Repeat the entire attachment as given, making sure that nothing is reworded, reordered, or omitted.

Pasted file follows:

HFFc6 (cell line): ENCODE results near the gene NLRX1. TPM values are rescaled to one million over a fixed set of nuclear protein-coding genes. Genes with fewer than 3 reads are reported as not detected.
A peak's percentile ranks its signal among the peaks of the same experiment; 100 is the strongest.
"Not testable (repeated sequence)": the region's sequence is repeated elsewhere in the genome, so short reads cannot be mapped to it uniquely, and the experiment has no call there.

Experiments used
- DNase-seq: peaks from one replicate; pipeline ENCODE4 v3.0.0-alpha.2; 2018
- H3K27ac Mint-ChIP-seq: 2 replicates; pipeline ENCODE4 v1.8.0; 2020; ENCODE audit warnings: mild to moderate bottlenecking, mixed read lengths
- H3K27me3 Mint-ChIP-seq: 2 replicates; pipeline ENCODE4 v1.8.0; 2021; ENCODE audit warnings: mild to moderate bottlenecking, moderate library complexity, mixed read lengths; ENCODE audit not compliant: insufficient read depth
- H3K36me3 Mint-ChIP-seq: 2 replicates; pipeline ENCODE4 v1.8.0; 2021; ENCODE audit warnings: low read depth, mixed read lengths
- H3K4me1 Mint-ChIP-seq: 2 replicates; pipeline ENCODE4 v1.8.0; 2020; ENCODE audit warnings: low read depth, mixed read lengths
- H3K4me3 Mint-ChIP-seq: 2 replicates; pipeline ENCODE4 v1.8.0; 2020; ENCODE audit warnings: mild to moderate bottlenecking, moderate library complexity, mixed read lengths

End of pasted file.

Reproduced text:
HFFc6 (cell line): ENCODE results near the gene NLRX1. TPM values are rescaled to one million over a fixed set of nuclear protein-coding genes. Genes with fewer than 3 reads are reported as not detected.
A peak's percentile ranks its signal among the peaks of the same experiment; 100 is the strongest.
"Not testable (repeated sequence)": the region's sequence is repeated elsewhere in the genome, so short reads cannot be mapped to it uniquely, and the experiment has no call there.

Experiments used
- DNase-seq: peaks from one replicate; pipeline ENCODE4 v3.0.0-alpha.2; 2018
- H3K27ac Mint-ChIP-seq: 2 replicates; pipeline ENCODE4 v1.8.0; 2020; ENCODE audit warnings: mild to moderate bottlenecking, mixed read lengths
- H3K27me3 Mint-ChIP-seq: 2 replicates; pipeline ENCODE4 v1.8.0; 2021; ENCODE audit warnings: mild to moderate bottlenecking, moderate library complexity, mixed read lengths; ENCODE audit not compliant: insufficient read depth
- H3K36me3 Mint-ChIP-seq: 2 replicates; pipeline ENCODE4 v1.8.0; 2021; ENCODE audit warnings: low read depth, mixed read lengths
- H3K4me1 Mint-ChIP-seq: 2 replicates; pipeline ENCODE4 v1.8.0; 2020; ENCODE audit warnings: low read depth, mixed read lengths
- H3K4me3 Mint-ChIP-seq: 2 replicates; pipeline ENCODE4 v1.8.0; 2020; ENCODE audit warnings: mild to moderate bottlenecking, moderate library complexity, mixed read lengths